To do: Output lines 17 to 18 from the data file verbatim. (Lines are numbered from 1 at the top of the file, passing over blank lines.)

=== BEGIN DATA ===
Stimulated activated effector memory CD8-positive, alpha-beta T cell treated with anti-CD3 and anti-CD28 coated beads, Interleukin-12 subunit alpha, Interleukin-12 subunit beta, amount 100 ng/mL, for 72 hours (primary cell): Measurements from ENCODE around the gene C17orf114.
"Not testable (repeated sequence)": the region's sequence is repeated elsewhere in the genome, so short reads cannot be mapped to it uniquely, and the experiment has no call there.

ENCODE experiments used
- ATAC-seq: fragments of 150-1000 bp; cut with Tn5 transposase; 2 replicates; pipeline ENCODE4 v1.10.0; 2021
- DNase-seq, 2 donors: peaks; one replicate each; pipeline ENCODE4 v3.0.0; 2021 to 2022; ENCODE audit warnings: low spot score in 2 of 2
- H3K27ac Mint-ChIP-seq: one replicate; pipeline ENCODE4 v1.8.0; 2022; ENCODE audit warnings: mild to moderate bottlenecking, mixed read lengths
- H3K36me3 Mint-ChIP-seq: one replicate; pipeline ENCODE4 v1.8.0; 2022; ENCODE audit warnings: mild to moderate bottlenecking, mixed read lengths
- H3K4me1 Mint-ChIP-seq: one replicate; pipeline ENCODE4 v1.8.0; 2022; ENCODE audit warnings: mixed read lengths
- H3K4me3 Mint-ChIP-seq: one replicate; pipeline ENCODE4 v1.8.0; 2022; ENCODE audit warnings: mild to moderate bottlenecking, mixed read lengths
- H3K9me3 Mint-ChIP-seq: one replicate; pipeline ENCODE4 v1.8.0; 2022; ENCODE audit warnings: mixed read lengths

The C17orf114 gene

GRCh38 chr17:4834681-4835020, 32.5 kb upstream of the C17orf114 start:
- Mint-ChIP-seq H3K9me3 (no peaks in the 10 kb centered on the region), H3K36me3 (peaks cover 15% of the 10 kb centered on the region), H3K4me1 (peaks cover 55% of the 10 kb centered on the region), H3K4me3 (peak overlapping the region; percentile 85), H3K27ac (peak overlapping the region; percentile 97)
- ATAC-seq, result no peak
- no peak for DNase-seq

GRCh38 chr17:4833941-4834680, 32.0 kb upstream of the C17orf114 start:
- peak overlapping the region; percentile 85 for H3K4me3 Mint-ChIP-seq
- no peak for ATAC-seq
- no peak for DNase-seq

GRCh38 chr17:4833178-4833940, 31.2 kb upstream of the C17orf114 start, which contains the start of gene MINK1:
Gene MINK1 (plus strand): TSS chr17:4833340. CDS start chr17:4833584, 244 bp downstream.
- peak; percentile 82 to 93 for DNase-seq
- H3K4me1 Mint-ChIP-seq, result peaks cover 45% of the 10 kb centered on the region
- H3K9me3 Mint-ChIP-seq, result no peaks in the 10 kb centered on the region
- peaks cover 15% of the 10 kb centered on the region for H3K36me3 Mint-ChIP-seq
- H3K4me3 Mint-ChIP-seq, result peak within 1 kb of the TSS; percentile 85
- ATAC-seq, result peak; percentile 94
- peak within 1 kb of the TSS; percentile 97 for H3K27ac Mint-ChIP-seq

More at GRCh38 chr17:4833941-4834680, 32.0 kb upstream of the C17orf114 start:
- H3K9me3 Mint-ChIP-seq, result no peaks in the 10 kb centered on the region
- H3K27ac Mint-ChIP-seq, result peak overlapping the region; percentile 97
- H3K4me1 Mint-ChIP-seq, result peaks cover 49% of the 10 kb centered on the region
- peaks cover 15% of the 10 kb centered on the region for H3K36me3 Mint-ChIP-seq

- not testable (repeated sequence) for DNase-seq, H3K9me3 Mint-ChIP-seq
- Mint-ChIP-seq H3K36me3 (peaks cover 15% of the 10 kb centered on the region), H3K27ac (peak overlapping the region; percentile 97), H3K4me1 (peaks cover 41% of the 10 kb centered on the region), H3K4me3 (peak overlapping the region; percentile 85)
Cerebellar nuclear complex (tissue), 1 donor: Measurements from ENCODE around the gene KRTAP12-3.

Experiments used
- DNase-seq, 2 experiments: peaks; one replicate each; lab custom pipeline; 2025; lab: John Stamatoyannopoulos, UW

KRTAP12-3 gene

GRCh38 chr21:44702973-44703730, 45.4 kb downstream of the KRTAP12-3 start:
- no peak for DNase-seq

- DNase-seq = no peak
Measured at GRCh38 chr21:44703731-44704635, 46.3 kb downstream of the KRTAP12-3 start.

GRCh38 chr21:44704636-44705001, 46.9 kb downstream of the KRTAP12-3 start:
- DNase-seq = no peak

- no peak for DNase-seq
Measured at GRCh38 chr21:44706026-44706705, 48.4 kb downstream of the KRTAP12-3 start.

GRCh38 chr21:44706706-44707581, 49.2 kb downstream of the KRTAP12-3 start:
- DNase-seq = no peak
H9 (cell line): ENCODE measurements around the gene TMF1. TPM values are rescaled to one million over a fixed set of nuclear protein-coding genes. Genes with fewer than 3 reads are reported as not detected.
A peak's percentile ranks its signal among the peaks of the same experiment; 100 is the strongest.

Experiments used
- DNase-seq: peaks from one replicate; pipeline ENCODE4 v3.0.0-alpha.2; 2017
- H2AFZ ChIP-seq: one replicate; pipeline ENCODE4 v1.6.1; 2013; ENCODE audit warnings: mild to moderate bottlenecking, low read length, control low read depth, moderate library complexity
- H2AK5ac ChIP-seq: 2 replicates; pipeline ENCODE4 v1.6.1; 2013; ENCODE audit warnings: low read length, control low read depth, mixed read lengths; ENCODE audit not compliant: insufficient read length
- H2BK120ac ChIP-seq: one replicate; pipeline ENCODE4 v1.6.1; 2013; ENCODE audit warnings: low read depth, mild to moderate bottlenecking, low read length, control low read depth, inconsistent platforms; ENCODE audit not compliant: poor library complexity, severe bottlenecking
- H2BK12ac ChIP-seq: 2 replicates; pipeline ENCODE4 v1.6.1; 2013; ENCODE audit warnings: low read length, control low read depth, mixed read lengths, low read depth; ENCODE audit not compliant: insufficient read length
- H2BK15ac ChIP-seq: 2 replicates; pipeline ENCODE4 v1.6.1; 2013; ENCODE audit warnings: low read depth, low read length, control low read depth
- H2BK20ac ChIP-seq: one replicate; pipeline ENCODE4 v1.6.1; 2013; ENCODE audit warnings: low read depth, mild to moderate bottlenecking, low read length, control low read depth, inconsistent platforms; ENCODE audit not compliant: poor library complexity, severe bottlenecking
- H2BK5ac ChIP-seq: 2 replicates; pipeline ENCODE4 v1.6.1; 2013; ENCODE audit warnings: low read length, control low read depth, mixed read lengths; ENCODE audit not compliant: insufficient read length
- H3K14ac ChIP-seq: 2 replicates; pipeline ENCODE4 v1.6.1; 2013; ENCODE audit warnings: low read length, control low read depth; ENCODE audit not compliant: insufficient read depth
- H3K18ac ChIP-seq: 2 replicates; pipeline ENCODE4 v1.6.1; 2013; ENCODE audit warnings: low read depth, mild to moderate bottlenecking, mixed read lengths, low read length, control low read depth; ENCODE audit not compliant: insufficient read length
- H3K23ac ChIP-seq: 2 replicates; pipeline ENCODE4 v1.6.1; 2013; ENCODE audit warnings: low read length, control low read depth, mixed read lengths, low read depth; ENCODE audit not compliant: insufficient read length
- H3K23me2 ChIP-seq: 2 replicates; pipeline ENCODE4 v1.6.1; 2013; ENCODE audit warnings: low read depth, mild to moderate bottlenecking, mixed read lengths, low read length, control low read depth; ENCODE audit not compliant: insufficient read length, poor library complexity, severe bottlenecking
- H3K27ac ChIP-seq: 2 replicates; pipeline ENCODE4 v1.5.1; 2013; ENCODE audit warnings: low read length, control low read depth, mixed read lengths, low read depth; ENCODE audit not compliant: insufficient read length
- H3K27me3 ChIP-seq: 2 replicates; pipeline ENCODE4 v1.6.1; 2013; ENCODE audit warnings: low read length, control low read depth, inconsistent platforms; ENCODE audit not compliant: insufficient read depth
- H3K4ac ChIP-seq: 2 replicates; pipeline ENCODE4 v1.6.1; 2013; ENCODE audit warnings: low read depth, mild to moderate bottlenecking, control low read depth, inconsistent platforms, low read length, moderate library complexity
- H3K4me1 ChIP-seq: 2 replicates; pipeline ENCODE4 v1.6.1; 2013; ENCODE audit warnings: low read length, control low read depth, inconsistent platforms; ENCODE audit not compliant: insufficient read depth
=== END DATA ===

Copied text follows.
- peak overlapping the region; percentile 85 for H3K4me3 Mint-ChIP-seq
- no peak for ATAC-seq